Third: the key issue is not the salaries (which reflect the home country situation, not the situation in the field), but whether the expat staff are performing against set standards and targets. Can the expat demonstrate added value?
    Fourth: NGO salaries for local staff tend to be well above salaries in the public sector in developing countries, effectively robbing Government services of the 'best and brightest', and therefore in effect undermine the host country's capacity. Would the author consider that a form of corruption too?

    Corruption is a very important development issue. Let's use the term for what it is meant for, not for things we simply are unhappy with…

  5. The ex-pat lifestyle in many developing countries is pretty extravagant, and is so far removed from local standards that you have to wonder if the aid workers really know anything about the people they’re trying to “help.” Further, it seems simply unfair, and discriminator, to pay an ex-pat more than a local with similar qualifications for doing the same job.

    At the same time, though, we have to consider that ex-pats have expenses back home, such as mortgages, university tuition for children, perhaps supporting a spouse who lives at home, and so on, making their total cost of living inherently higher than a local’s.

    It’s a tricky situation. Ultimately, I don’t think being an aid worker should preclude an ex-pat from caring for their family. But, at the same time, I think Westerners should make more of an effort to live according to local standards.

  6. Expats have access to a different labour market to local staff – a labour market with higher wages – so their reservation wage is higher. Simple supply and demand, as Scott says. The real crime is that Westerners can freely gallivant around the world pretty much wherever they choose, whereas citizens of poor countries aren't allowed into rich countries.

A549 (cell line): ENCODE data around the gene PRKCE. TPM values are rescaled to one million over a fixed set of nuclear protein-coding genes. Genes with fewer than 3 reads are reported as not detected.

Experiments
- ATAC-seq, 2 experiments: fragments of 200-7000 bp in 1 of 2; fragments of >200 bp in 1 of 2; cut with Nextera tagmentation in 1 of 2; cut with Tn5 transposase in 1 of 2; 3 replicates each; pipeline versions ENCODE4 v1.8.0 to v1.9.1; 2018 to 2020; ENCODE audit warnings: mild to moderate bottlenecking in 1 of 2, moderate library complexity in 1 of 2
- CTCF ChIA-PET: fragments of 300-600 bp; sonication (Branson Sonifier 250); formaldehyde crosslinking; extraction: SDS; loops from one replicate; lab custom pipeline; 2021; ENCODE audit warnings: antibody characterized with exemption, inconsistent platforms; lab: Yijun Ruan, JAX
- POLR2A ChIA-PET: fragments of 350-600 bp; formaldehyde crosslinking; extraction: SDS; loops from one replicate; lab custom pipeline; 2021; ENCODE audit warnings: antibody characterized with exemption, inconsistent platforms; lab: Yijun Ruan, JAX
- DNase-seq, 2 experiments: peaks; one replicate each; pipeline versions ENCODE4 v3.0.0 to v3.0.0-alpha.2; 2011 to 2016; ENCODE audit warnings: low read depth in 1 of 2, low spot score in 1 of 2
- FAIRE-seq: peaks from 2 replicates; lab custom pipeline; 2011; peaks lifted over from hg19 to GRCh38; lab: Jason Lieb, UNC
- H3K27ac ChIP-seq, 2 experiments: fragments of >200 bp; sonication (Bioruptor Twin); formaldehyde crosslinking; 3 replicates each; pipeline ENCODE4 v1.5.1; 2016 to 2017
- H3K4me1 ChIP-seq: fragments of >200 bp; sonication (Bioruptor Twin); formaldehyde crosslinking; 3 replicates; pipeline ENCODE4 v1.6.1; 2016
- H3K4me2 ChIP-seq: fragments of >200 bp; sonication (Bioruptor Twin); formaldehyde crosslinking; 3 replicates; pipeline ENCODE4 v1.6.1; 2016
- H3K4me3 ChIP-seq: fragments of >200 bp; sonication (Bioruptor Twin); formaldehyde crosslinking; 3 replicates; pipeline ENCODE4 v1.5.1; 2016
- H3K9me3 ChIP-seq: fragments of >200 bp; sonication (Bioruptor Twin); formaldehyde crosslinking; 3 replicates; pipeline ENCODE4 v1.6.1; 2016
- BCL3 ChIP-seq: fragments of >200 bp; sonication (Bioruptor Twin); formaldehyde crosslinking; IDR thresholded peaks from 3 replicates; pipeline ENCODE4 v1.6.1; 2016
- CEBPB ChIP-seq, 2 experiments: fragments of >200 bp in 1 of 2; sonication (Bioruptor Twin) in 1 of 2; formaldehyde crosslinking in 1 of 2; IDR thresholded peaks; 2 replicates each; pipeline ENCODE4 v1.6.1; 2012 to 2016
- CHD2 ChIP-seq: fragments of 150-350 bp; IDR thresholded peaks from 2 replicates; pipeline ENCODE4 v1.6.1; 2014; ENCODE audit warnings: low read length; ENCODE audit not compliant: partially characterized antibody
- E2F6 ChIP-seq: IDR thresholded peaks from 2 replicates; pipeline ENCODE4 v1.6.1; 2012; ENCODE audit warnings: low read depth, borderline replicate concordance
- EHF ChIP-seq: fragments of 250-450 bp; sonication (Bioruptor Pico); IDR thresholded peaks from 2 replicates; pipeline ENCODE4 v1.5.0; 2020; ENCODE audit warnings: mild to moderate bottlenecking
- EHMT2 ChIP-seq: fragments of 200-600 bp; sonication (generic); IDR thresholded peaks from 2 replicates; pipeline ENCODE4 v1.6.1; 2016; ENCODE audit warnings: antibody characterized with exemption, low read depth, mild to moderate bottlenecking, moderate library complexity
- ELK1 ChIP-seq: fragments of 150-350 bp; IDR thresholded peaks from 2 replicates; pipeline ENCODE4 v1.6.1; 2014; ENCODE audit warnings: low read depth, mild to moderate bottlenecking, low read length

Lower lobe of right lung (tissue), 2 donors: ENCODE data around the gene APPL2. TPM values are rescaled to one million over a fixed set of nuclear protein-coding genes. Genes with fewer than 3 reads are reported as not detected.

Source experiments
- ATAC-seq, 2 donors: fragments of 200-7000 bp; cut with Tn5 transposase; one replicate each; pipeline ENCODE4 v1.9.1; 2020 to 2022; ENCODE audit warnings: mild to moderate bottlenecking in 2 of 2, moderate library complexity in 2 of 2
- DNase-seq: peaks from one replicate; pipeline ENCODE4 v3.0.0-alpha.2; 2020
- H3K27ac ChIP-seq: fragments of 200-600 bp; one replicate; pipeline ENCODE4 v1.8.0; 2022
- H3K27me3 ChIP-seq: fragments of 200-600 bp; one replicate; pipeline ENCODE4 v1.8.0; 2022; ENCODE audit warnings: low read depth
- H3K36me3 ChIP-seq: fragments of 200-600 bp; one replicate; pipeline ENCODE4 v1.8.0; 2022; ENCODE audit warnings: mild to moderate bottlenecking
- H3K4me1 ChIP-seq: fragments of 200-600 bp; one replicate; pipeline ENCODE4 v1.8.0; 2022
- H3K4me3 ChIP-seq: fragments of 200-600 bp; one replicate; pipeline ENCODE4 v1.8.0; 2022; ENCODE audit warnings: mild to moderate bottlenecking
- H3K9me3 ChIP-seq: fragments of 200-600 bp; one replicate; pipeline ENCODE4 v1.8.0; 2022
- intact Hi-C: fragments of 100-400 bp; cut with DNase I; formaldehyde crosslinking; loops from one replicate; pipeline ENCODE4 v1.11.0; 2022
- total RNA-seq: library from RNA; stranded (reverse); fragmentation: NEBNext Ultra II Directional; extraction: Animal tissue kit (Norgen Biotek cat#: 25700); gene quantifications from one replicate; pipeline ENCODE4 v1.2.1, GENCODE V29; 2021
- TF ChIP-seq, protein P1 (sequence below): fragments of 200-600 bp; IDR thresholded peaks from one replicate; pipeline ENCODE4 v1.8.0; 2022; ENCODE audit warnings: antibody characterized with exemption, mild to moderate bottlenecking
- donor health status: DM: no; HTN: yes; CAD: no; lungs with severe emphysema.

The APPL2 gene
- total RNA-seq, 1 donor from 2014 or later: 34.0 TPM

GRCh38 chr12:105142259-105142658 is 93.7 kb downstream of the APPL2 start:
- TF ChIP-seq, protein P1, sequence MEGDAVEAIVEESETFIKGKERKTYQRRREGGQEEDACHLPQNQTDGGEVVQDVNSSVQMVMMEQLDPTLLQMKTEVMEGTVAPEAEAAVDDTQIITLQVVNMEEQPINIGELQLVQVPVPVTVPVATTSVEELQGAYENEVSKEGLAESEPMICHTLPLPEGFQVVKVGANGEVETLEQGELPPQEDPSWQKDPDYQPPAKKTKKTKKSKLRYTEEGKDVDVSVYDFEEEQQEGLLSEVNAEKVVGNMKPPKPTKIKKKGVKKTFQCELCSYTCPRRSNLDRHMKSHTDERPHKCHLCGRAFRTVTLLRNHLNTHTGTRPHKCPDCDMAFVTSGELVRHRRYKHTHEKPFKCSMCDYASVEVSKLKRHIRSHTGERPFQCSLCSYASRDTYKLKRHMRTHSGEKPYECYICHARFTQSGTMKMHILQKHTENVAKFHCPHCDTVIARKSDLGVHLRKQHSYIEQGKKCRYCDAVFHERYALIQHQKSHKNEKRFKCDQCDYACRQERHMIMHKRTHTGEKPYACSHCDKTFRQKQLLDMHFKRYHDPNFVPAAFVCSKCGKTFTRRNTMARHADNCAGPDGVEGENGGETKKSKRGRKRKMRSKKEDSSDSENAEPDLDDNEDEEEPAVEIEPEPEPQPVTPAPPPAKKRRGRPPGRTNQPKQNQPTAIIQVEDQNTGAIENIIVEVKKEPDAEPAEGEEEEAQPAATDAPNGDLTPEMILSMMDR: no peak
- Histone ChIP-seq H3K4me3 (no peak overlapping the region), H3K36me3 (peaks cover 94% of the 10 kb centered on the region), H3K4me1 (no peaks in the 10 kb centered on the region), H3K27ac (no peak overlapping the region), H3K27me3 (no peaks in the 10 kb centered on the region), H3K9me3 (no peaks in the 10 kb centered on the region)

1. Scott, can you explain that a little more? How does wage inflation hurt developing countries? And what is the advantage of incentivizing local employment in the private sector over employment in local offices of INGOs? Or employment in grassroots NGOS; where do they fit in your approach?

  7. I think it's unhelpful to generalise so extravagantly, as in "Poverty is part of a million dollar business which Western countries do not want to end". What kind of progress or sharing of skills or greater understanding can you get if everything is viewed through a lens of Western conspiracy? To assume that every poverty and development issue was and is sheeted home to "The West" also elides the resposibility and potential for action of so many other players in the system, including governments in developing countries.

  8. This is a tricky problem. On one hand, I once had an US Peace Corps friend, who earned a salary on par with his Ethiopian colleagues’ state that his small stipend – $100 a month, approx – made it easier to work within the local community, because “he was the same”. Now, the flights home, trips to neighbouring countries and domestic tourist destinations, and airmailed chocolate bars probably didn’t create the sense of equality my friend thought he had, but I could see his point.
    On the other hand, in many countries, the NGO sector is a high-paying sector for locals, and in fact can be seen as a ticket to middle-class status. I have had it argued that inflated salaries and the perks of NGO work are such a draw to local workers –Ethiopia is my example – that it essentially kills entrepreneurship and job creation. In countries with huge informal working sectors an NGO job means stability and a salary, which aren’t bad, but the NGO sector dependence on foreign donors make this a less than ideal way to foster economic growth.
    There isn’t a good solution. If you pay foreigners less you may have fewer dedicated and talented people working in low-income countries; people who often have high levels of expertise and cultural knowledge. If you pay locals more (or equal salaries) and you may create a false economy or an NGO economy, which goes against any community development ideas I know.

    1. I agree. I see the same thing in Burma. Take for example, students who study for scholarships. Often their goal is to work at an iNGO, because they are the highest paying jobs around. And you see a phenomenon of local iNGO workers moving into the middle class where NGO work becomes an end in itself, rather than a means to an end of helping the community. Thus, grassroots organizations lose many of the best workers because they are lured away by iNGOs. As one director of a civil society group told me, "a janitor at the UN makes more than I do."

What are you thinking?